A little-noticed new protocol to the Germany-UK tax treaty needs dragging into the daylight, since it appears to be a sneaky effort to undermine reforms by the OECD, the club of rich countries that oversees the international tax system.
As Prof. Sol Picciotto notes, in a slightly wonkish comment via email which we’ll subsequently explain:
“This will implement a revision of the OECD model agreed in 2010 to introduce the so-called Authorised OECD Approach to the attribution of profits to Permanent Establishments. This revision was rejected by developing countries as well as some OECD countries.”
Now this needs some unpacking. First, what is a Permanent Establishment? It is a cornerstone of the OECD’s fatally flawed international tax consensus; U.S. tax expert Lee Sheppard last year described it in popular terms like this:
“When you sign an OECD model treaty you also sign onto a concept called Permanent Establishment. It is a rather nonsensical concept that says, ‘well, if you, multinational, are operating in a country and making money in a country, but you have any presence that is short of, oh, a full automobile assembly plant, then you are not taxable in that country at the level of the owner of this plant. This thing has a little circle drawn around it, and it cannot be taxed in a normal way.”
Now the new UK-German treaty endorses this concept, in particular ways; as Picciotto notes:
“It actually runs counter to some of the BEPS Action Plan issues, especially the one on abuse of the PE.”
BEPS is the OECD’s Base Erosion and Profit Shifting tax reform project, which was a response to pressure from civil society and others who have demonstrated just how broken the international tax system is. One thing that is interesting here is that the BEPS project to apply patches to the international tax system appears to conflict with the so-called “Authorised OECD Approach” in 2010, under which the UK-German tax treaty is being structured.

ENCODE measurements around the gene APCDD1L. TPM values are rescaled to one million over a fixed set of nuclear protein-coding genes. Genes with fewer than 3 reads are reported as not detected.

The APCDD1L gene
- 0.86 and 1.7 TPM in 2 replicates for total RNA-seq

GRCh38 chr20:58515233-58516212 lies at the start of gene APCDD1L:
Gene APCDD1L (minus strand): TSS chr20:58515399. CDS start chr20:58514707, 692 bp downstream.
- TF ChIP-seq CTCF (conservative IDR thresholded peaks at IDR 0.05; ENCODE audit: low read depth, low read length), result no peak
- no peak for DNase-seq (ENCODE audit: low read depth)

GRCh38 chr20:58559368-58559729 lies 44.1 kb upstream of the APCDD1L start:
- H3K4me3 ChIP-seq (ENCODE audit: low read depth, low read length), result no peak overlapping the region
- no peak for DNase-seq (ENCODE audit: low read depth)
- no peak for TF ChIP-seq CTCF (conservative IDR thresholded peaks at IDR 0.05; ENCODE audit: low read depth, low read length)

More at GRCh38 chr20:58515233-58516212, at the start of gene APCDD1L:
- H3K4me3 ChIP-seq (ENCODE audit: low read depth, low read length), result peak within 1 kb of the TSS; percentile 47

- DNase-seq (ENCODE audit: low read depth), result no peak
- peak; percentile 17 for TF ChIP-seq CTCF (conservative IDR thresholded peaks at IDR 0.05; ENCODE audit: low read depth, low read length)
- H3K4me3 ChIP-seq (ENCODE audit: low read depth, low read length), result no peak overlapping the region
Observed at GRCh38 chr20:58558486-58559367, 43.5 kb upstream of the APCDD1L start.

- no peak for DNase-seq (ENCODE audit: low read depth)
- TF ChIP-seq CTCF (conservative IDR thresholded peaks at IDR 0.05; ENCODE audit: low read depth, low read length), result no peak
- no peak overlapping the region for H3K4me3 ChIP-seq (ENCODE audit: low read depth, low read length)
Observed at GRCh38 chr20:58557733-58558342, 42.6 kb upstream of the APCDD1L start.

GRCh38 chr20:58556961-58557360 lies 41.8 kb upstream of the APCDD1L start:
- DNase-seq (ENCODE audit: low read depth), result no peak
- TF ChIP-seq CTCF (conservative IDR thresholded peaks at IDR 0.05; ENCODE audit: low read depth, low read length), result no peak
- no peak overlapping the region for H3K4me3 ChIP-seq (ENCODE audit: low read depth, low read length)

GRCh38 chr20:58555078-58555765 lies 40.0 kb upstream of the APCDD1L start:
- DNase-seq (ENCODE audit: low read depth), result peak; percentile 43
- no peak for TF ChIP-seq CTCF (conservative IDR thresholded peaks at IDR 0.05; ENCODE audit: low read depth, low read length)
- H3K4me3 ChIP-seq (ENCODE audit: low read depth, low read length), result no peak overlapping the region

The details are somewhat complex, but one key issue is the so-called ‘force of attraction’ principle, which is generally favourable to developing countries. For example, when the head office of a multinational (say, the U.S.) provides goods or services directly to customers in a country where there is a permanent establishment (say, India) then the profits of the head office earned in India will be taxable in India, even though they are not directly attributable to the permanent establishment.
But the UK-German treaty rejects this principle, therefore reinforcing the unreformed and broken OECD system, which helps multinational corporations run rings around national tax authorities, rich and poor. As Picciotto said:
“It seems very bad timing to say the least for [the UK and German tax authorities] to try to sneak through this revision at a time when the same rules are supposed to be examined through the OECD reform process.”
It’s also worth reading Lee Sheppard’s powerful talk on tax treaties, which includes gems such as this:
“The US does a lot of business with Brazil. The US has no tax treaty with Brazil. You can do business with a country without a tax treaty. You don’t need one. You do need a bilateral investment treaty.”